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Family Law Concerns for Multinational Families

Posted on in Family Law

DuPage County family law attorneyIn the wake of recent political upheavals, it is becoming common to encounter instances when family law questions and concerns acquire an immigration element. Many U.S. citizens hold dual citizenship, or are married to foreign nationals. Their children may also be dual citizens. Given that many issues seem to be unsettled, in terms of the new administration’s policies, it is important to be able to react to ensure your family is protected.

Immigrant Status and Family Law

In theory, immigration law is meant to promote the idea of family unity, but in practice, U.S. immigration law can often separate families of different citizenship. Federal immigration law controls where it exists, but there are many loopholes most often filled by imperfect or inexact state laws that are applied unevenly. For example, a battered spouse may apply under immigration laws to obtain a U visa or status under the Violence Against Women Act (VAWA), but it is state family courts and family law that govern domestic violence cases.

One does not necessarily have to prove citizenship in any country in order to avail oneself of the courts in Illinois; however, one must prove state residency to be able to dispute certain issues such as parenting time or spousal support. Without proof of state residency, Illinois courts have no jurisdiction to enforce orders regarding these issues. Marriage may also be a question, especially in the context of VAWA claims or allegations of fraud.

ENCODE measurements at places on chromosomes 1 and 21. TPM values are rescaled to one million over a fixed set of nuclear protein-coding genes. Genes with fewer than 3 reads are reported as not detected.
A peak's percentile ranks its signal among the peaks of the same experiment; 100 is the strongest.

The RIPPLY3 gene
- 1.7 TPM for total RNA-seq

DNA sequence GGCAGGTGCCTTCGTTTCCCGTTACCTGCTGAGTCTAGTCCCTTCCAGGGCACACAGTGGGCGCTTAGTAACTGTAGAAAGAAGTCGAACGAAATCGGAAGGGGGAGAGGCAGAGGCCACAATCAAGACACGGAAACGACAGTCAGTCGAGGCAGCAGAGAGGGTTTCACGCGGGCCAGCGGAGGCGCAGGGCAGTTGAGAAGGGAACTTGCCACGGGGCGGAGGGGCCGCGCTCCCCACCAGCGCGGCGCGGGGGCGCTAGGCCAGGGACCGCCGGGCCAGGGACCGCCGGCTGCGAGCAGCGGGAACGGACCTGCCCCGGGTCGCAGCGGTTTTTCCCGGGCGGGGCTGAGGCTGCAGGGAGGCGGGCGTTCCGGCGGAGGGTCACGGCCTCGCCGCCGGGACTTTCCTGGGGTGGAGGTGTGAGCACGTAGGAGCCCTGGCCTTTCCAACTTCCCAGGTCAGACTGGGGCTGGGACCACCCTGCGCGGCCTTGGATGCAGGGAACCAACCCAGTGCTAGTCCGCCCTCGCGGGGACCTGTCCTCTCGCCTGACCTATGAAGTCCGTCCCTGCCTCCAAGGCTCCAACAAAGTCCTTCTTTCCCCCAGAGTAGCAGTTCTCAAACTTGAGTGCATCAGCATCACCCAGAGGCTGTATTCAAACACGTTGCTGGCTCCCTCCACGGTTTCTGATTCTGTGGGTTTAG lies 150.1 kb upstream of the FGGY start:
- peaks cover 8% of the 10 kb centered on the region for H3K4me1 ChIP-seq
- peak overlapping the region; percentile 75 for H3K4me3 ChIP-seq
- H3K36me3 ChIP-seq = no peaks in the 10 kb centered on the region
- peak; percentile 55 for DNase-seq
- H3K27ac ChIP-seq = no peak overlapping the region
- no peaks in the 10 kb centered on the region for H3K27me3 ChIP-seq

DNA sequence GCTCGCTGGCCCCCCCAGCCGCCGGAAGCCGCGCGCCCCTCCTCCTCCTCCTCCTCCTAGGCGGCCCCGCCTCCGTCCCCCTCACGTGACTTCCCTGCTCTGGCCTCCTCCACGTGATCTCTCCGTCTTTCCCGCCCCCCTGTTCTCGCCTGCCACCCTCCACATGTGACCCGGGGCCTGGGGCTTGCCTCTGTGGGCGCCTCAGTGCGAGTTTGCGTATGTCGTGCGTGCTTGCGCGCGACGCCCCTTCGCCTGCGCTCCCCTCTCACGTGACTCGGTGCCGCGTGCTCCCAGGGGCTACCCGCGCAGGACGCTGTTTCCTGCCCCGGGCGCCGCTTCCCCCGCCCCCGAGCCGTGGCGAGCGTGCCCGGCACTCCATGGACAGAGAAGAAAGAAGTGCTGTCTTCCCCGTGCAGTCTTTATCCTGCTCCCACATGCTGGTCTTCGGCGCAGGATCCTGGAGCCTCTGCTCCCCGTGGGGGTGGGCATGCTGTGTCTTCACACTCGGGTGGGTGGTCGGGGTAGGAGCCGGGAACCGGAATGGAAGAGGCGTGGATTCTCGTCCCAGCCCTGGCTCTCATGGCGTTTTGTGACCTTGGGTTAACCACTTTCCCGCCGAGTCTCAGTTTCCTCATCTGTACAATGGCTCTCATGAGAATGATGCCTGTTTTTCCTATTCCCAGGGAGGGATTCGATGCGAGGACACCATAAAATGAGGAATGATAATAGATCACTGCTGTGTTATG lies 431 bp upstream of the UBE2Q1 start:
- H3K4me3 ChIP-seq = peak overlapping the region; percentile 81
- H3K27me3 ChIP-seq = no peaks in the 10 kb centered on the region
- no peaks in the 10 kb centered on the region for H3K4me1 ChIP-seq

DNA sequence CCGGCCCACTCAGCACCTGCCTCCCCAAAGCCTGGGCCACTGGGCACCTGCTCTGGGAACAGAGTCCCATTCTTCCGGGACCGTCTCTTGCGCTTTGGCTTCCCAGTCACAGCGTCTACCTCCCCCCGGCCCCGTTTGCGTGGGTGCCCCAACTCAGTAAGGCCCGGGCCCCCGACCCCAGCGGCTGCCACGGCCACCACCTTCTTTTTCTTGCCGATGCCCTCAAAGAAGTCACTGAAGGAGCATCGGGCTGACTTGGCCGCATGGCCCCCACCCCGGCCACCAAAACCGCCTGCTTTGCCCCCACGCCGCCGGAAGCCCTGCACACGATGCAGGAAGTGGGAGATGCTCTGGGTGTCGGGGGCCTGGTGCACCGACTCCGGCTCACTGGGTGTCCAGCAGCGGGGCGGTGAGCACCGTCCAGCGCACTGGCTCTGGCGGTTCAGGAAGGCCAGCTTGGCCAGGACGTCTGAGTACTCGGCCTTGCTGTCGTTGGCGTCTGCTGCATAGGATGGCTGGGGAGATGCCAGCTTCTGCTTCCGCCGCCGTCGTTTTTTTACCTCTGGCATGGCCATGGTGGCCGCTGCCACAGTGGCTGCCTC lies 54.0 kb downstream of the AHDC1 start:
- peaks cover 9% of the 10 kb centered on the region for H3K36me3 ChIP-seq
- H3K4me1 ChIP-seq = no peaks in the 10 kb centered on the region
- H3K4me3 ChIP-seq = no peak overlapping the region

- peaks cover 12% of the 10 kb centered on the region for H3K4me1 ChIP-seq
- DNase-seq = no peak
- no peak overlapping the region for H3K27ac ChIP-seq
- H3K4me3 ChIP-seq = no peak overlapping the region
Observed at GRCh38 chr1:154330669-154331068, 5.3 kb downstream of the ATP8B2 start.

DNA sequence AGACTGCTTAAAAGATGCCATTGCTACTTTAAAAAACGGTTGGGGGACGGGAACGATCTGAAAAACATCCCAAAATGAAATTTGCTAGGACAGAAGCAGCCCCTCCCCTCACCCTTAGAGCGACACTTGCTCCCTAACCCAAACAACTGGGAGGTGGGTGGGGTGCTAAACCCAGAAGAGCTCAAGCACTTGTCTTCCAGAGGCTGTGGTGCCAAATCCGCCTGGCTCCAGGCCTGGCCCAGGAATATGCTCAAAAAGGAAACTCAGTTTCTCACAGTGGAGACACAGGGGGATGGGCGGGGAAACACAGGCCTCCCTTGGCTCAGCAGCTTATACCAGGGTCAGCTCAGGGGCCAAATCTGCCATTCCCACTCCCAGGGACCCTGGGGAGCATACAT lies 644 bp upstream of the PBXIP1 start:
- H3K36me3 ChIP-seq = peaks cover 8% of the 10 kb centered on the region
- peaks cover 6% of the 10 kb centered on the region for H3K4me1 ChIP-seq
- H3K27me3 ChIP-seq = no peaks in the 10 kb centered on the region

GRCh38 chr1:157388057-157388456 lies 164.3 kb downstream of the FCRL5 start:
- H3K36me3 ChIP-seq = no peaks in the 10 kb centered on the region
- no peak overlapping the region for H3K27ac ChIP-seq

Divorce and Child Issues

The most common issues dealt with at the intersection of family and immigration law have to do with divorce and child custody. Divorce problems may occur with marriages involving one foreign national, especially if the marriage is less than two years old. Normally, when a foreign spouse or fiance enters the country, they are granted conditional permanent residence, mostly so United States Citizenship & Immigration Services (USCIS) can investigate whether the marriage is accurate without having to detain them for years. If you divorce before the two years are up, your foreign spouse has no further legal justification to remain in the U.S., which may result in their removal if steps are not taken.

Child custody issues can be even more technical and time-consuming, as well as frightening for all involved. Immigration law can have some benefits to children. For example, establishing a relationship with a U.S. citizen father effectively grants that child legitimate status in many situations. However, it can also cause problem. While it is not necessarily the aim of the policy, it is more common than one might think that U.S. citizen children are left behind when their parents are deported. It can also affect a custody determination, as an Illinois court will consider immigration status of the parents in determining the best interests of the child.

Ask an Experienced Attorney

One does not have to be an immigration attorney or have immigration knowledge to be able to understand how it interplays with family law. If you have questions about your family status or custody issues as it relates to your immigration status, contacting an attorney can be of help. The skilled DuPage County family lawyers at Pesce Law Group can help you handle questions and issues that can affect your family’s well-being. Call us today to set up a consultation.


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